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  1. ITV Report

Plastic pollution: What can I do?

What can we do to reduce plastic waste? Credit: ITV News Central

Plastic pollution has made the headlines in recent months with the government promising to tackle the problem around the country.

The largest amount of single-use plastic waste coming from the food and drink sector, so what can you do to help reduce your plastic waste?

As part of our plastic pollution series, we have spoken to people across the Midlands who are helping find a solution.

  • Reusable bottles

The UK uses 13 billion plastic bottles a year, yet only 7.5 billion of those are recycled. The rest is taken to landfills, incinerated or littered and it costs councils on average of £778 million a year to clear it up.

A reusable bottle can be the answer to reducing plastic bottle waste, however ITV News Central found that there were only a handful of public water fountains in the region.

Nicole Barratt-Phillips offers people free water refills to encourage buying more plastic bottles Credit: ITV News Central

Now some businesses are trying to change that by providing free refills to whoever wants one.

Nicole Barratt-Phillips runs a grocery store in Hednesford and has signed up to the refill scheme, an app that shows users where they can get a free drink of water.

Hopefully, people will use it - even if it's a bought plastic bottle, they'll use their plastic bottles to refill again and maybe not buy so many in the future. Or use their sports bottles to top up so they don't go to the shop and buy plastic bottles.

– Nicole Barratt-Phillips, grocery store owner
  • Recycling

Recycling items is one way to reduce waste and the impact on the environment. Plastics can only be recycled a few times before it becomes unusable, but recycling materials still reduces plastic pollution.

Veolia run a recycling plant in Mansfield Credit: ITV News Central

Veolia, who run a recycling plant in Mansfield, are advising people to separate their rubbish properly in order for them to recycle it properly and ultimately save money in the long run.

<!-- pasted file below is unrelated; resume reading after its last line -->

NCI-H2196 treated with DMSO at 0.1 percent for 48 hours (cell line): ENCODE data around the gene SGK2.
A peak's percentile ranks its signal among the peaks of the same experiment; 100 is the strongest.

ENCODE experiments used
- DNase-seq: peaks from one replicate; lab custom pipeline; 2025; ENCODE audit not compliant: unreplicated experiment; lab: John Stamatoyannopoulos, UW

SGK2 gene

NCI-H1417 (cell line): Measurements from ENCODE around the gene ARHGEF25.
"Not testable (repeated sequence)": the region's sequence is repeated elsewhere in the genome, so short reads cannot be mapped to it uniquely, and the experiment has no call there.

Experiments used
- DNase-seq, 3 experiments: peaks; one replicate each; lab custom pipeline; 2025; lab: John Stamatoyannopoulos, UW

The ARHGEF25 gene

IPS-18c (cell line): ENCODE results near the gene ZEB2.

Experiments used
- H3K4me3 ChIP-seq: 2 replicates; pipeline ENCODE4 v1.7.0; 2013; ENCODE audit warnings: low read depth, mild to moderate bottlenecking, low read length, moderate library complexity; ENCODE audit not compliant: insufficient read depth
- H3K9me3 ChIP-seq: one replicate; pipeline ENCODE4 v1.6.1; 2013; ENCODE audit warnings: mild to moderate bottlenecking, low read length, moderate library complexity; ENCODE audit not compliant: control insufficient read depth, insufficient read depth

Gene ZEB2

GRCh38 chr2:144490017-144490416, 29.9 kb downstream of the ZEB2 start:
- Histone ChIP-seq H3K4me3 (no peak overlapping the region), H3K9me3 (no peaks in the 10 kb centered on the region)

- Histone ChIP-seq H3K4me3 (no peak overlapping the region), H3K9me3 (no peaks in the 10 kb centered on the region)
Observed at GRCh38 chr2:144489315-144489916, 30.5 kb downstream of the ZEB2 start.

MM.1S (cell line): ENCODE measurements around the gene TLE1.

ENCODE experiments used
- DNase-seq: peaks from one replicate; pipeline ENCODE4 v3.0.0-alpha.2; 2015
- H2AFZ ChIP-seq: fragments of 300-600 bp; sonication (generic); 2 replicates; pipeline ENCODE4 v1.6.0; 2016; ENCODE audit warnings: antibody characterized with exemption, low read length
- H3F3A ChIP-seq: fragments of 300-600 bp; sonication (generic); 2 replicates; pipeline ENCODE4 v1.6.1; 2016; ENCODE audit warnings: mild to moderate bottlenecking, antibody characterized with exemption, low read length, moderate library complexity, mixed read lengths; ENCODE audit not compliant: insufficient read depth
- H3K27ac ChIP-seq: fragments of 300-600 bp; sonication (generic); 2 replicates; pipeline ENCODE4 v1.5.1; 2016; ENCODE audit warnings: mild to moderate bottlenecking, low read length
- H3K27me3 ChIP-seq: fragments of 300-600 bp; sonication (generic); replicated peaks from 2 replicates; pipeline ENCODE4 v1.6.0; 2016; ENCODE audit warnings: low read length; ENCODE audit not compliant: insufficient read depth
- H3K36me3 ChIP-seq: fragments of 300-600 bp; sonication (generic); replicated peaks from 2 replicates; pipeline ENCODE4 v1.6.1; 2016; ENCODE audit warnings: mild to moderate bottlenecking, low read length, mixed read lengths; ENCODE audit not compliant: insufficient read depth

It should be simple for the household but don't put any food waste, wet or organic waste in dry recycling because that will contaminate your recycling and ultimately it will cost the local authority more money to recycle that material and it's not good for the area.

So separate what's wet, what's green and what's dry and we'll do the rest at our end.

– Richard Kirkman, Veolia

The company is also calling for a unified recycling systems around councils across the UK to make it easier for households.

  • Being ‘plastic clever’

Some councils, like Gedling Borough Council, have pledged to become a 'plastic clever' authority.

This is where they aim to reduce their use of single-use plastics.

Gedling Borough Council is providing free reusable bottles at council-run leisure centres Credit: ITV News Central

The council plans to phase out all sales of plastic, such as bottles, cutlery and straws and even provide free reusable bottles at council-run leisure centres.

We're not going to stop because there's a big money sign that says you can't do this.

Nowadays we have to think and we have to phase it, it might be one year, it might be three years, even five years down the line we might still be doing something, but we're doing something every year and it's every year we're making that little impact.

And if that little impact is taken across the UK or the whole of Europe then I think we can make a massive dent in the amount of stuff's that thrown away.

– Councillor John Clarke

Jenny Derry from Staffordshire has started running a plastic free shop online from the bedroom of her parents' home.

She decided to run 'Anything But Plastic' after growing tired of the amount of plastic packaging in shops.

The business has taken off and she's reported a £17,000 turnover in just four months.

A lot of the time we just don't know what we're buying and where plastic has come in, it's just crept up on us and we haven't really noticed. So now people are aware of it and they see it everywhere and they realise what a bad thing it is.

To have alternatives that you can go to and businesses that are really trying to do their best to stop, it is something that people are really responding to.

– Jenny Derry, Anything But Plastic

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